Join the 85,000 open source advocates who receive our giveaway alerts and article roundups.
Creative Commons plaintext licenses and using CC0 for software | Opensource.com
Creative Commons plaintext licenses and using CC0 for software
Get the newsletter
Creative Commons posted two pieces to their blog today regarding their licenses, and in particular, CC0, the Creative Commons public domain notice.
Plaintext versions of Creative Commons licenses
The Creative Commons licenses are now available in plaintext form:
- CC BY 3.0 legalcode.txt
- CC BY-SA 3.0 legalcode.txt
- CC BY-ND 3.0 legalcode.txt
- CC BY-NC 3.0 legalcode.txt
- CC BY-NC-SA 3.0 legalcode.txt
- CC BY-NC-ND 3.0 legalcode.txt
- CC0 1.0 legalcode.txt
CC notes that although the XHTML licenses are the official versions, the plaintext versions may be useful to include for certain cases, such as the non-software content in a FOSS project. The blog post goes on to explain how to provide licensing information and examples of annotation.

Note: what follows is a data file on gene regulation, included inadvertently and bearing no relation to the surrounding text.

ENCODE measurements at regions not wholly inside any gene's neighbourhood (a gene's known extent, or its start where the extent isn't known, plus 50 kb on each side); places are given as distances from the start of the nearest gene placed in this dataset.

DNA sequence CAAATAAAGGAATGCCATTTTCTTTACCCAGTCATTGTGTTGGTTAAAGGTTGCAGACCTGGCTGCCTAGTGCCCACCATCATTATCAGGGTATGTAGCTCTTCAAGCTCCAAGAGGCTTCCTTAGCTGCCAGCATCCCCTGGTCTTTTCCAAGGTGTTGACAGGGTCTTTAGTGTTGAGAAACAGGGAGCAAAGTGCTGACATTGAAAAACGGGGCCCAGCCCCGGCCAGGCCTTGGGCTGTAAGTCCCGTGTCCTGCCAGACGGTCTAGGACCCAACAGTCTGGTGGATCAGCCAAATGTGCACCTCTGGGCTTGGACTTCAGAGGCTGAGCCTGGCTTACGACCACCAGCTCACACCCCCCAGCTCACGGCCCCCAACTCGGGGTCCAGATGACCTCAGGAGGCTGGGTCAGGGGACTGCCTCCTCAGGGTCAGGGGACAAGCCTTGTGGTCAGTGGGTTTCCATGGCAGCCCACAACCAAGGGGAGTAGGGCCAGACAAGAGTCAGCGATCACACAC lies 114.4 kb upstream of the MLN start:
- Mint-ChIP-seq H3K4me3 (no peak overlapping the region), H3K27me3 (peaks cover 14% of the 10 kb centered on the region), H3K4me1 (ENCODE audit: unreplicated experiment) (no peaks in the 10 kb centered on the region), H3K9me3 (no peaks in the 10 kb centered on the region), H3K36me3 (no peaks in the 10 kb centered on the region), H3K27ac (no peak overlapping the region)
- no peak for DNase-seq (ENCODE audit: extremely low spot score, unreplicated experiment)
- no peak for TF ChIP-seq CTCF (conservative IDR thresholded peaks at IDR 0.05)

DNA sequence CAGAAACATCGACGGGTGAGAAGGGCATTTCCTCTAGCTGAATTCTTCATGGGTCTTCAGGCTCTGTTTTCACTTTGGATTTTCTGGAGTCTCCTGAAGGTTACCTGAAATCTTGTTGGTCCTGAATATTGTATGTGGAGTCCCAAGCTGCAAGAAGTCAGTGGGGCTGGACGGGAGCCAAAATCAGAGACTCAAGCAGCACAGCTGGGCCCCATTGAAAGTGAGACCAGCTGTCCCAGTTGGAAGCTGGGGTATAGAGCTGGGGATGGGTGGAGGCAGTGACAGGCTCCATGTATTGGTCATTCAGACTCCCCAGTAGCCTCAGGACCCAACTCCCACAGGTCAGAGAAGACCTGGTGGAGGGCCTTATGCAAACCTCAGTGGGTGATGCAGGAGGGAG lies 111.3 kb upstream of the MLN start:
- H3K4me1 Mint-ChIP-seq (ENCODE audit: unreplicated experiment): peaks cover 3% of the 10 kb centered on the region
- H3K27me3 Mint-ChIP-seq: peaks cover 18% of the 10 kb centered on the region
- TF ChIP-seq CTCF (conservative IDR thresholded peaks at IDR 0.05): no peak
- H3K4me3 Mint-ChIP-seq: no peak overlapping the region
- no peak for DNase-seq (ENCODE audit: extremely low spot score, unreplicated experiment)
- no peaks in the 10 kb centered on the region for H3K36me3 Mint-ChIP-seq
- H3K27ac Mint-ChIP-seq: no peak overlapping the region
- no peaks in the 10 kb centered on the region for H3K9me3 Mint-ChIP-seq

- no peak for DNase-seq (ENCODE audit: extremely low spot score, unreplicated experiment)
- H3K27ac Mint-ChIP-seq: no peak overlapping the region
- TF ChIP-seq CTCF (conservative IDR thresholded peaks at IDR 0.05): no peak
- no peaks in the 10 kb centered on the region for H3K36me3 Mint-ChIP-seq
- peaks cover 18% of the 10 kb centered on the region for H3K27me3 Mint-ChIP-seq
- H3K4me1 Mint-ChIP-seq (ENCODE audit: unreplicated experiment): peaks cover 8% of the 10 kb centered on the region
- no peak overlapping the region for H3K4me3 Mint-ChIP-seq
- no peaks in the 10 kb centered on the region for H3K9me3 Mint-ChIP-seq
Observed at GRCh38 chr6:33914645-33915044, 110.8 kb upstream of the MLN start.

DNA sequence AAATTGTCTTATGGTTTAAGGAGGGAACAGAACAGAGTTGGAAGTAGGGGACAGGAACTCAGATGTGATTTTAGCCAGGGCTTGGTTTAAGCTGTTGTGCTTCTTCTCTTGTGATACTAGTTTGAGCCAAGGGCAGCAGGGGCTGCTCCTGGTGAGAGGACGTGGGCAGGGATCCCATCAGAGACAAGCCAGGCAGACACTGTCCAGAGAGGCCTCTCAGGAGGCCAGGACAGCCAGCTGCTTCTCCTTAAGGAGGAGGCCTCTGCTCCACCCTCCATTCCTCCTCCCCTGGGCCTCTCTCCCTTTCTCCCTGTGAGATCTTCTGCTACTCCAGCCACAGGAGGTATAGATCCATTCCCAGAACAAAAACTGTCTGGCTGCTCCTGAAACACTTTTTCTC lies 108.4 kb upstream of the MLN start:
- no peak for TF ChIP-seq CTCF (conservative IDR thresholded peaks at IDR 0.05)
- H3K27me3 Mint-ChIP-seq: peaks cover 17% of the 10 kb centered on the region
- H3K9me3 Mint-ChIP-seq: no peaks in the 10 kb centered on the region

CC licenses are not for software--except CC0
Today's second post began with a reminder, reiterated in the post about plaintext licenses, that CC licenses are not meant for software.
However, many people have inquired in particular about using CC0 for releasing software to the public domain. As a result, CC worked with the Free Software Foundation, which has now added CC0 to its free software licenses list. Read more about this announcement and how to use CC0 for softrware.